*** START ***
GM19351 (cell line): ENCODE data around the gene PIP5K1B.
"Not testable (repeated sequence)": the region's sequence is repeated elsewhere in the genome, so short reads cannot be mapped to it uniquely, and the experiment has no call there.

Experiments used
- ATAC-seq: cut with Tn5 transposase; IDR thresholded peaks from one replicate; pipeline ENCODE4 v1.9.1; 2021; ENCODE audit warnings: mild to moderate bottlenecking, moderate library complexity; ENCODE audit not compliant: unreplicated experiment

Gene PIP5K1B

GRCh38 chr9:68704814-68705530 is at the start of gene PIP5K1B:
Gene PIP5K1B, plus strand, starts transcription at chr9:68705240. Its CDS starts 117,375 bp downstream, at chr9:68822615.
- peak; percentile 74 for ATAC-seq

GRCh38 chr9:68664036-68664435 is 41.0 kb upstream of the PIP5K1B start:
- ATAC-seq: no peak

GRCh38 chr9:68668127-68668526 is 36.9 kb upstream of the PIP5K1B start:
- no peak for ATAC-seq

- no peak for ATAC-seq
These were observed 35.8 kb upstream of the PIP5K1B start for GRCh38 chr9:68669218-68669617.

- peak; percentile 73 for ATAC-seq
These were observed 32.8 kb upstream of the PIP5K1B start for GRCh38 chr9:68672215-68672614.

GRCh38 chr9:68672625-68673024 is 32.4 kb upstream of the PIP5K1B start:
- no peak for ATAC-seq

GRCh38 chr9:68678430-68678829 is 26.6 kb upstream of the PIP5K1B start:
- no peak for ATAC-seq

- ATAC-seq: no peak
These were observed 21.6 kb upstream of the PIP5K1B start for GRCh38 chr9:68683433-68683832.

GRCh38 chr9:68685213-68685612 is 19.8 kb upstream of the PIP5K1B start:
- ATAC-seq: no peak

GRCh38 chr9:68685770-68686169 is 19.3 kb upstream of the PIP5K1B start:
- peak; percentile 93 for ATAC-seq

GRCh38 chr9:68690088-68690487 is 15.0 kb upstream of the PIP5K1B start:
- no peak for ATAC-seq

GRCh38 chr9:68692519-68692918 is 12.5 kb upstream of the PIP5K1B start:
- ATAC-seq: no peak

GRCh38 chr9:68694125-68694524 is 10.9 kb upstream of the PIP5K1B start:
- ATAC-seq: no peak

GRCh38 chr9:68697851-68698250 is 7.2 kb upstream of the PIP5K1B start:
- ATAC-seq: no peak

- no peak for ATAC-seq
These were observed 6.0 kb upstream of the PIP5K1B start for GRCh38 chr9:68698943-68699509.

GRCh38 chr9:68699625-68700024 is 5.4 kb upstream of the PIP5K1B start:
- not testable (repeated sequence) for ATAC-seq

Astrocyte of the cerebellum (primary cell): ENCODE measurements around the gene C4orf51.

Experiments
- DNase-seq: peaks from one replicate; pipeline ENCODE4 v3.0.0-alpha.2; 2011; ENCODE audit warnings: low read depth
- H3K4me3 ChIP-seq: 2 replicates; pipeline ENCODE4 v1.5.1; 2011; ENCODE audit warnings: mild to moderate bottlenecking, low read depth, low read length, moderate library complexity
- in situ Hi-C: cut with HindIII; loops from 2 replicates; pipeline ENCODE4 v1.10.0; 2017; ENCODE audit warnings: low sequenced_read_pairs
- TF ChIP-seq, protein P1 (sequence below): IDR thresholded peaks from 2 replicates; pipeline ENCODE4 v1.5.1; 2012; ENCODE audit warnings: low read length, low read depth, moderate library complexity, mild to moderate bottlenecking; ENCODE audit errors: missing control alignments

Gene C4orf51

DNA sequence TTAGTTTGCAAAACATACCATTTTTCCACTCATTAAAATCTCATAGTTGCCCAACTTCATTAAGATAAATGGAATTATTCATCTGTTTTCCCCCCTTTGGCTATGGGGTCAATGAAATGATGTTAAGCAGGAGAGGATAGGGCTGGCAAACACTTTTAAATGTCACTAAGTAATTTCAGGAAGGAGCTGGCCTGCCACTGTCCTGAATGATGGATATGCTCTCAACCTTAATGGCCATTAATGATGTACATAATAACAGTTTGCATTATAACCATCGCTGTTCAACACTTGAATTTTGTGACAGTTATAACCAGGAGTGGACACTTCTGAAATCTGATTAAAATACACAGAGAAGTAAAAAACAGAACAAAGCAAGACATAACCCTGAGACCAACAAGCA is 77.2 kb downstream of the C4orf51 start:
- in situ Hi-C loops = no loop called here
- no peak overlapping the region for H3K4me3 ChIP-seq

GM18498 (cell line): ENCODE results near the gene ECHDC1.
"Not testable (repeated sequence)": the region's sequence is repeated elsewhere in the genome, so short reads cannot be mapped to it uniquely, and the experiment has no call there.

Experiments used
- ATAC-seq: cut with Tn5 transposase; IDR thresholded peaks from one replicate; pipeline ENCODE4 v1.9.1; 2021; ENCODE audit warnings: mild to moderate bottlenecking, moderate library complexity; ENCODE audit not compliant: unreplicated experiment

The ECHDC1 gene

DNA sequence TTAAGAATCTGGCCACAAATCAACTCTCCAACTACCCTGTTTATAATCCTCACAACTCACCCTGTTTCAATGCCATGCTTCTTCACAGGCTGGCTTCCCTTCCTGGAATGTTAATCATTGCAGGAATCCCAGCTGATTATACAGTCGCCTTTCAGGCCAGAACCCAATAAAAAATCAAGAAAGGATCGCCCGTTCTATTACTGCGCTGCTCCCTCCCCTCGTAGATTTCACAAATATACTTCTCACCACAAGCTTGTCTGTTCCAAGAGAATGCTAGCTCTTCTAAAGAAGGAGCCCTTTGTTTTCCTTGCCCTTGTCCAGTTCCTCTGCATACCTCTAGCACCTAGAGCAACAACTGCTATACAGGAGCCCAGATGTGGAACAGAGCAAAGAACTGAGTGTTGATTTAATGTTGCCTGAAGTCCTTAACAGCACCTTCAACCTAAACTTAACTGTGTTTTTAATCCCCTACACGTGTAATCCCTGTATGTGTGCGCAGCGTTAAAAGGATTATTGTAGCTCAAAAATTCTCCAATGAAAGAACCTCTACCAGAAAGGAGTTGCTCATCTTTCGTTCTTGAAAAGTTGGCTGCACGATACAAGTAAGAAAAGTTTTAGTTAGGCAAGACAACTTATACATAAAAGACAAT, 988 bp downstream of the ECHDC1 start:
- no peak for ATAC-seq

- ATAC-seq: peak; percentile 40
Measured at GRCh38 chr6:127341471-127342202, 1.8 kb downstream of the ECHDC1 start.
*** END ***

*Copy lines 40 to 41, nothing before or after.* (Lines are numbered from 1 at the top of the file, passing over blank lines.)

Experiments
- DNase-seq: peaks from one replicate; pipeline ENCODE4 v3.0.0-alpha.2; 2011; ENCODE audit warnings: low read depth